Saturday, August 16, 2014

Popular Hits of the Showa Era by Ryu Murakami

I haven't read any of Murakami Ryu's novels since Almost Transparent Blue came out in English back in 1981 or so, and now I realize I've been missing out. Popular Hits of the Showa Era is the latest of his works to be translated into English (thank you, Ralph McCarthy, for a very lucid translation), and brings me back to the edgy, odd, quirky, violent, dysfunctional, disenfranchised weirdness of Japanese society which I ordinarily am not privy to. I sometimes wonder about the other folks on the trains here in Tokyo and speculate about their hidden lives...

Popular Hits of the Showa Era is surprising for the seemingly random way two loosely-formed groups of friends are thrown together in an increasingly surreal clash of revenge and retribution that spirals into chaos of shocking proportions. Six young men in their twenties ("hikikomori/otaku" types) evolve into a bonded friendship of sorts while six middle-aged ladies similarly coalesce into a friendship group. One spontaneous act of mindless violence sets into motion a revenge cycle that motors the plot through the otherwise completely mundane lives of these 12 individuals.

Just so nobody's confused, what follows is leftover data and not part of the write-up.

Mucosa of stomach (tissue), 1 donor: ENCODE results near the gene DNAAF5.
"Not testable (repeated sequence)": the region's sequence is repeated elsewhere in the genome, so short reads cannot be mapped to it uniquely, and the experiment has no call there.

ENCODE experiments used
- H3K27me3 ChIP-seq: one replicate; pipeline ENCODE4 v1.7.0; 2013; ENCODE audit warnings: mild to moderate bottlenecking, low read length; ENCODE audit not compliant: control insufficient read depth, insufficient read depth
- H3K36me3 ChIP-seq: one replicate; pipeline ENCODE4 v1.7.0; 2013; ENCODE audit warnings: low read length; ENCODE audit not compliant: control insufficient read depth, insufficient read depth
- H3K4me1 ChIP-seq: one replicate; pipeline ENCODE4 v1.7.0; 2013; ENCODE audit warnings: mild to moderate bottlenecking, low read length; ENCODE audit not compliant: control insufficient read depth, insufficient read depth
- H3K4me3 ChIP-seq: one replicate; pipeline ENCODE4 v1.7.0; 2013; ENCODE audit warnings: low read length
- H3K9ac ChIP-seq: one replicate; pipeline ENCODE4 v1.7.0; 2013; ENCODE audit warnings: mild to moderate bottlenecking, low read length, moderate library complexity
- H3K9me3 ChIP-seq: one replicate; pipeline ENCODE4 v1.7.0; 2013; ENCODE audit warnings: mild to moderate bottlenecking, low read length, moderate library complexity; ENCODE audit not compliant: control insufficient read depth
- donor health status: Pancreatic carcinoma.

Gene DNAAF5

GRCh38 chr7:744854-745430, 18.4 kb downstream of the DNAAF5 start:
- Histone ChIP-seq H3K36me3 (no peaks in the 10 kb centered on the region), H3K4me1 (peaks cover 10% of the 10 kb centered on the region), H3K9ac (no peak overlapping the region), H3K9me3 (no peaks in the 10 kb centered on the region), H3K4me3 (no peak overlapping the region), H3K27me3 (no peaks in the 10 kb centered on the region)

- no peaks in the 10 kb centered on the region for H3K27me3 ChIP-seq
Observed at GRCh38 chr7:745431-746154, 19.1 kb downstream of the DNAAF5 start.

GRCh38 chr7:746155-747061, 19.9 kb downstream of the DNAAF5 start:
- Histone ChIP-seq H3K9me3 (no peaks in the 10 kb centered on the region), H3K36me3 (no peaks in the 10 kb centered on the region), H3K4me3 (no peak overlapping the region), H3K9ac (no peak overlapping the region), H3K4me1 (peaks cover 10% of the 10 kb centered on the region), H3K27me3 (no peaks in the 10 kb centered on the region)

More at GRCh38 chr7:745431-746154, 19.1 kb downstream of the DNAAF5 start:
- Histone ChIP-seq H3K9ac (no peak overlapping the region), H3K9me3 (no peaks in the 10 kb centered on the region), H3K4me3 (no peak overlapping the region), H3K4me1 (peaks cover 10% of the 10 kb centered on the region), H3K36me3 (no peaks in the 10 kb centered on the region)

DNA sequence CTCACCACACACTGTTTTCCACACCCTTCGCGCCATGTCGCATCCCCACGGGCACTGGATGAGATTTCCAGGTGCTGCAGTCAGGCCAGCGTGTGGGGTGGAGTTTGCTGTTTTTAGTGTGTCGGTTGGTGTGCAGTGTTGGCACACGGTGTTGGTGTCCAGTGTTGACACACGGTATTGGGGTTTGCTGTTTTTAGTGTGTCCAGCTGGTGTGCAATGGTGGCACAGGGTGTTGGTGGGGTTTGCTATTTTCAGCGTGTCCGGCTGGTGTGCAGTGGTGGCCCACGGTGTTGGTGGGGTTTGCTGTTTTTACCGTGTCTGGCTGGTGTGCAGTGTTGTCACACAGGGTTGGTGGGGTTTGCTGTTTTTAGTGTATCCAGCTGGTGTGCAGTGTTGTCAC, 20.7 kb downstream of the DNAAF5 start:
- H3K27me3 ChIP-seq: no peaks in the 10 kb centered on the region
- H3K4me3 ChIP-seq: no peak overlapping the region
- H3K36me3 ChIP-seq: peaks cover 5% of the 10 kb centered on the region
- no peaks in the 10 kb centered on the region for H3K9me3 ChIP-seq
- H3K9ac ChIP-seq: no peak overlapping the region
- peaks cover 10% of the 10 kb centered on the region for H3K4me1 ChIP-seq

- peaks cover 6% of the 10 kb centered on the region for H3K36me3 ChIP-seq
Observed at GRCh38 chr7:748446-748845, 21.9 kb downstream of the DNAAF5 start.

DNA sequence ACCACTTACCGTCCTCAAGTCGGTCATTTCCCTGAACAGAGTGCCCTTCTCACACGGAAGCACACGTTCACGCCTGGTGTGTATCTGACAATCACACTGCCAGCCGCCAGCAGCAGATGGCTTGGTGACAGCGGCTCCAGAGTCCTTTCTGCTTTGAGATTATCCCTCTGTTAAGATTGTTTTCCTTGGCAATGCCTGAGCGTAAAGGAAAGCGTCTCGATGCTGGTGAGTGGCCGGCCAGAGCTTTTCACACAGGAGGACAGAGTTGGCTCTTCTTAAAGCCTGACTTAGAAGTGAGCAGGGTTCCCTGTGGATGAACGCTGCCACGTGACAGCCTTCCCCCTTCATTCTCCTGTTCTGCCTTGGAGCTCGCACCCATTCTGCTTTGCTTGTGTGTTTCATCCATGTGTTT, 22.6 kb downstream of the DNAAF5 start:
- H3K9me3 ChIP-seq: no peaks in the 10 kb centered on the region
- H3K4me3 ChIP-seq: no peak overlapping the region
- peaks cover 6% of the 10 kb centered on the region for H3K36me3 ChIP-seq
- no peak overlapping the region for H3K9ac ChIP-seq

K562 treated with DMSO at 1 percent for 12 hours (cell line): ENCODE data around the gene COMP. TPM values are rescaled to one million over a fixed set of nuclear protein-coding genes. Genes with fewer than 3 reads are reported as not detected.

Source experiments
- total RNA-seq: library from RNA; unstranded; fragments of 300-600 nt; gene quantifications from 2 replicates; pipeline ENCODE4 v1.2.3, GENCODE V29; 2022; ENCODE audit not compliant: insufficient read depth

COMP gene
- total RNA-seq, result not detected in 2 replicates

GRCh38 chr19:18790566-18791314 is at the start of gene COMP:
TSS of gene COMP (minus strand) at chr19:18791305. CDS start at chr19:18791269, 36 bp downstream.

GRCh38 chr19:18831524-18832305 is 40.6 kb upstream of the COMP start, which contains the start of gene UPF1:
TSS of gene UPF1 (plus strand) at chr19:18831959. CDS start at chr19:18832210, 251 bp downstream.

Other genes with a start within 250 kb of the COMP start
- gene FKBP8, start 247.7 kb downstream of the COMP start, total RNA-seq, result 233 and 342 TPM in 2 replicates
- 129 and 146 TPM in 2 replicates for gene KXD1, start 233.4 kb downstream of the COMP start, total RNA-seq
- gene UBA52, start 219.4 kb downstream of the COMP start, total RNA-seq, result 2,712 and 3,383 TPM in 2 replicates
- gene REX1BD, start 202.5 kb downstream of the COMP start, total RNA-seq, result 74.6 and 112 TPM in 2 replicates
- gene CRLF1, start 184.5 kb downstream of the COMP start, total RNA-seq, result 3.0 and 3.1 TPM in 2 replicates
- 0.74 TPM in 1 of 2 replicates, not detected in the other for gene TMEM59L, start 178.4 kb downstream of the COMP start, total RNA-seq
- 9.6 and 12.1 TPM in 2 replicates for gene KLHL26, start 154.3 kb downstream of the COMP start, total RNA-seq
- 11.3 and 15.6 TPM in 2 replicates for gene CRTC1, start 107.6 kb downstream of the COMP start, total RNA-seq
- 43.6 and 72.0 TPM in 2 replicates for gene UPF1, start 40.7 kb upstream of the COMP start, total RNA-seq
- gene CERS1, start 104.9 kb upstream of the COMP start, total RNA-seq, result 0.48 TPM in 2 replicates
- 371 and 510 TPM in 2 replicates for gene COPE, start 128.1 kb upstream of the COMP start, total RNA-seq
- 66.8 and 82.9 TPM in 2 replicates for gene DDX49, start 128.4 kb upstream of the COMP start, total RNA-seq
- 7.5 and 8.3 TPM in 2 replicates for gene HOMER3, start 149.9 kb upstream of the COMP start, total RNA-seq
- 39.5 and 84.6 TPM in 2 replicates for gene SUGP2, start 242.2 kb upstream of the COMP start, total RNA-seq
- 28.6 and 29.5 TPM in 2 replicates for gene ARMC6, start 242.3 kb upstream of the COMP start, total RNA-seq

Popular Hits is a work of satire and humor that made me laugh out loud despite the over-the-top slashing, blood, sex, and pyrotechnics which I do not normally find entertaining. As a social commentary, Popular Hits has sharp teeth. This one was a lot of fun, and I will definitely seek out the other nine or ten translations of Murakami's that I've missed in the last 30 years.

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